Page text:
This may seem alien to my secular readers, but the Judeo-Christian tradition of charity is obedience to God’s call on our lives.  Giving and mercy are both spiritual gifts that scripture teaches must be exercised to do the work of the Church, which is to glorify God and make him known in the world.   Charity is an act of worship, expected of the believer as an exercise of faith.

The point that I am spooling up to is this:  The power to tax is the power to send a man with handcuffs someone’s home and exact money.  How can I as a Christian demand that the tax man go to my non-believing neighbor and exact resources to do God’s work?  When I write a check to support a clinic, I am drawing upon the resources of the Most High, who gives me all things I need to do His work in this world.  The non-believer may not make this claim (though God may still provide).

Christians who agitate for government-funded charity like health care are well motivated, but whatever appeal to my conscience they are trying to make is on shaky ground.  Forcing a charitable enterprise upon the unredeemed upon pain of law is not materially different than sending a cop to drag a man to church.

The very foundation of the health care system we enjoy in the US was built out of the pockets of Christian and Jewish congregations uniting to bring mercy to their friends and neighbors without regard to their creed, and for the most part without regard to their ability to pay.  The faithful, and those inspired by the faithful did this voluntarily and found great joy in the work.

If my Christian brothers and sisters wish to provide clinics and hospitals for the poor over and above what is offered now, I encourage them to join with the charitable institutions already in place and help.  Christian Charity is rewarding and commanded. We can’t relieve ourselves of our obligation by subcontracting this work to a bureaucrat.  Perhaps that’s why it’s been such a dismal failure.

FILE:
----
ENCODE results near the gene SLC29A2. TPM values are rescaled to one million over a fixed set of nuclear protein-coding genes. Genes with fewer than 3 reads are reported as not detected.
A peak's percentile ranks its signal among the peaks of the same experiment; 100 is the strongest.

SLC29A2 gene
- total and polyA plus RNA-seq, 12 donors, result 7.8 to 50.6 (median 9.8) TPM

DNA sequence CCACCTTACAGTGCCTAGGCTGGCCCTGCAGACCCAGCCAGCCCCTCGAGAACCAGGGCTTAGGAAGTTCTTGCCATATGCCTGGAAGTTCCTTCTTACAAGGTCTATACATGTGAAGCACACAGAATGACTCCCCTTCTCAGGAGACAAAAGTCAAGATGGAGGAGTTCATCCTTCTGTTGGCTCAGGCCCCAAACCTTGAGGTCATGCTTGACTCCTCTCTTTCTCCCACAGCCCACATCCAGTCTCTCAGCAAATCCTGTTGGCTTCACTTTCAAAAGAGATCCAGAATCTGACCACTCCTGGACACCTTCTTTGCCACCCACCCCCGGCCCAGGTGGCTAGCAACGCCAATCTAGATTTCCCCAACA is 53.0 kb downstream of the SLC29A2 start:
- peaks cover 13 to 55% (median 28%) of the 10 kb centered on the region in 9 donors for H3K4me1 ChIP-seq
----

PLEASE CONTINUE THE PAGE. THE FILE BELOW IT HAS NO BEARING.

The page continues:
Why I Support Ed Martin for Congress

Russ Carnahan was elected to represent my district after living here somewhere south of four years.  While certainly a longer tenure than Hillary’s few months before becoming New York’s senator, it still seems odious that he came here to first become a Missouri House representative, and then landed the Federal job after Dick Gephardt retired.

I would pretty much vote for a ham sandwich rather than be represented by a carpet-bagger. Worse, Carnahan proved to be to the left of even Dick Gephardt.  He voted for TARP, Porkulus, and Cap and Trade.  He’s all for Obamacare.  It has been as if San Francisco has two elected representatives.

Over the years, the GOP has fielded candidates, each slowly inching closer to the critical 51% mark to unseat the incumbent. Russ won in 2008 with a surprisingly narrow 53%.  Had he not been buoyed by President Obama’s historic election, William Federer may have been our Representative. God bless Bill, he is sitting this election out.

I had lunch with Ed Martin the other day.  He’s an attorney who will run against Carnahan in 2010.

Ed is no ham sandwich.
Continue reading Why I Support Ed Martin for Congress

Half A Loaf in Politics

Those of you following me on Twitter (@TimMcNabb) know I have been pimping Ed Martin Jr. for Congress really hard.  My goal, frankly, is to help Ed raise money for a run to defeat Russ Carnahan, my current congressional representative.

On Twitter today, I got this reply:

@TimMcNabb what does ed martin jr think about congressional pension and insurance, if he’s for it, I’m against him,

If you follow the link, you will find an excellent, even cathartic, set of rules that I would LOVE to see congress have to follow Item #9.  Nothing will make you a conservative faster than cutting a check for Federal, State, and local payroll tax.  Throw in the double whammy of having to pay both halves of your FICA tax and you’ll want to smack yourself in the head with a hammer and scream “Ronald Reagan”.
Continue reading Half A Loaf in Politics